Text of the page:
The death of Henry II of France

J Neurosurg. 1992 Dec;77(6):964-9. doi: 10.3171/jns.1992.77.6.0964.


On June 30, 1559, King Henry II of France (1519-1559), against the advice of his court ministers, participated in a fateful joust. The wooden lance of his younger opponent pierced the King's headgear, shattered into fragments, and penetrated his right orbit and temple. The King survived for 11 days following the mortal wound and was treated by two of the most distinguished physicians of the Renaissance: Ambroise Paré (1510-1590), the master surgeon, and Andreas Vesalius (1514-1564), the great anatomist. The unfortunate event, the nature of the injury, and the medical consultation between these eminent physicians should all be of interest to neurosurgeons. The historical consequences of this event are briefly reviewed.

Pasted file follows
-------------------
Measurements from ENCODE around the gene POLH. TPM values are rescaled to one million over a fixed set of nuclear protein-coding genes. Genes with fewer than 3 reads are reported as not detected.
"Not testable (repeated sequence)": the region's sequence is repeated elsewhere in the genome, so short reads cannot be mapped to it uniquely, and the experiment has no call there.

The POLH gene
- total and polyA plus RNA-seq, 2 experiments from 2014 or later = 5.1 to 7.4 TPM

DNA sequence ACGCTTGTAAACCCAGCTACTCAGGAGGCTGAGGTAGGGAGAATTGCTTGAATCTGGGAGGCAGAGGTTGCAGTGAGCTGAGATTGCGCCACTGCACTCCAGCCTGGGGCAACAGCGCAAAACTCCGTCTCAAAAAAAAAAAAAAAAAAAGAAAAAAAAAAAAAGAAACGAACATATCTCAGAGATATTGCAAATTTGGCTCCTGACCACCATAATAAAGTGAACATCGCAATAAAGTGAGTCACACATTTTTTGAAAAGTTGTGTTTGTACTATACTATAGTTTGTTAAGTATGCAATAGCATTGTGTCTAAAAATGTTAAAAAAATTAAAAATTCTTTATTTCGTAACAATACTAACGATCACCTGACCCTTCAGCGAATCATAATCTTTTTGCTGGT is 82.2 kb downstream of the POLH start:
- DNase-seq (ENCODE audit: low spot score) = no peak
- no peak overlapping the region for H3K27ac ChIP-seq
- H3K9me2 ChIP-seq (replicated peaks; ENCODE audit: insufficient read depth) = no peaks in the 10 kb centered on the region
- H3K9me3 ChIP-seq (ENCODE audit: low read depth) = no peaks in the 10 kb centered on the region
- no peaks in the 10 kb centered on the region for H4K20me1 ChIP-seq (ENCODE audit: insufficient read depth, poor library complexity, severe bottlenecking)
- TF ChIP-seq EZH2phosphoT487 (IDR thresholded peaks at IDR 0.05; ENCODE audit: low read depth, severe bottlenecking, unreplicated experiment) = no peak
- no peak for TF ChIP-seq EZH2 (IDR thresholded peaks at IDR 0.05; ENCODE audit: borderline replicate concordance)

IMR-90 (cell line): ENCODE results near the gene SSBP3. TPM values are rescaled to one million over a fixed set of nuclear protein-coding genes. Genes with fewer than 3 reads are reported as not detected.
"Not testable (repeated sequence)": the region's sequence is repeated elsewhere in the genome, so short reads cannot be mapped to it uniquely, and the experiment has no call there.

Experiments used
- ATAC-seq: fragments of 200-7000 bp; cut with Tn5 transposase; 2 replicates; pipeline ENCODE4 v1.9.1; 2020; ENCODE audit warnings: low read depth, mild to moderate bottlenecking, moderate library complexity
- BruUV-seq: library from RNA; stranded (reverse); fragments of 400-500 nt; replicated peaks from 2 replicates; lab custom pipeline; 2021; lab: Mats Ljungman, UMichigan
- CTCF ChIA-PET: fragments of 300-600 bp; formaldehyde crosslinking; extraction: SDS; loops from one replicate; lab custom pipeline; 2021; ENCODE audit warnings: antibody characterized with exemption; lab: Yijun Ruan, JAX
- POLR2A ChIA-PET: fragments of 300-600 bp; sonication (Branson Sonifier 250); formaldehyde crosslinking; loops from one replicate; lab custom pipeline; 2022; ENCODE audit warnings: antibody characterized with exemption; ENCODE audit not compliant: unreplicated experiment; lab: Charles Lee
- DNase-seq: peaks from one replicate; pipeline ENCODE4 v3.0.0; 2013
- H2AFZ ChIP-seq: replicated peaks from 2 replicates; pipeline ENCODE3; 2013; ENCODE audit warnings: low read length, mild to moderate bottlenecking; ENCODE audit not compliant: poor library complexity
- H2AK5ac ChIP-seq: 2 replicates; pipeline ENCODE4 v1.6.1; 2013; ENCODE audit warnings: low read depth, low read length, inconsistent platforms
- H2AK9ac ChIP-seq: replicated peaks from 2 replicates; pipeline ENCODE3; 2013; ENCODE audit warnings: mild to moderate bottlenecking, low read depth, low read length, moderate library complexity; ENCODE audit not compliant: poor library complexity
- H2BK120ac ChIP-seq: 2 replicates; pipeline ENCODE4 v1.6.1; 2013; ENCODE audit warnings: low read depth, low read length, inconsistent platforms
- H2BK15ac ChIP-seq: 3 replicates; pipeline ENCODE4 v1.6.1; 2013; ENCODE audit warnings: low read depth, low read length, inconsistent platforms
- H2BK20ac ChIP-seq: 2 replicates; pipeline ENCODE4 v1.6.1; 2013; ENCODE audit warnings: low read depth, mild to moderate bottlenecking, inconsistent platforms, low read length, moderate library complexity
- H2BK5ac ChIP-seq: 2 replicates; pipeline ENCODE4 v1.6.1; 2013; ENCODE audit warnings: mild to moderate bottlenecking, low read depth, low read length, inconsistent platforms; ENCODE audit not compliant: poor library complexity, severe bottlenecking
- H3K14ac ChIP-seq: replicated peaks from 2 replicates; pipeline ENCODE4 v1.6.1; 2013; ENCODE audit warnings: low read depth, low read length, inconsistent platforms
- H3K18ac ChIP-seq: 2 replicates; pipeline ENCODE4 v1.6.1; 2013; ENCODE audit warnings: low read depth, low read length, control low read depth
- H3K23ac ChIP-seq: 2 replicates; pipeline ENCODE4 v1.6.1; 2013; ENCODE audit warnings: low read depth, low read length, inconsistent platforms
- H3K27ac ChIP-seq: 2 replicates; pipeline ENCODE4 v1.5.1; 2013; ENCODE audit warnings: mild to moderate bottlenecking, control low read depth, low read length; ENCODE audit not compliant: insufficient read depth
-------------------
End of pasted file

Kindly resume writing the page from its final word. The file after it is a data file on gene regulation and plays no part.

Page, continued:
Publication types

  • Biography
  • Historical Article
  • Portrait

MeSH terms

  • Brain Injuries / history*
  • Encephalitis / history*
  • Famous Persons*
  • France
  • History, 16th Century
  • Humans
  • Neurosurgery / history*
  • Wounds, Penetrating / history*

Personal name as subject

  • I I King Henry
  • A Paré
  • A Vesalius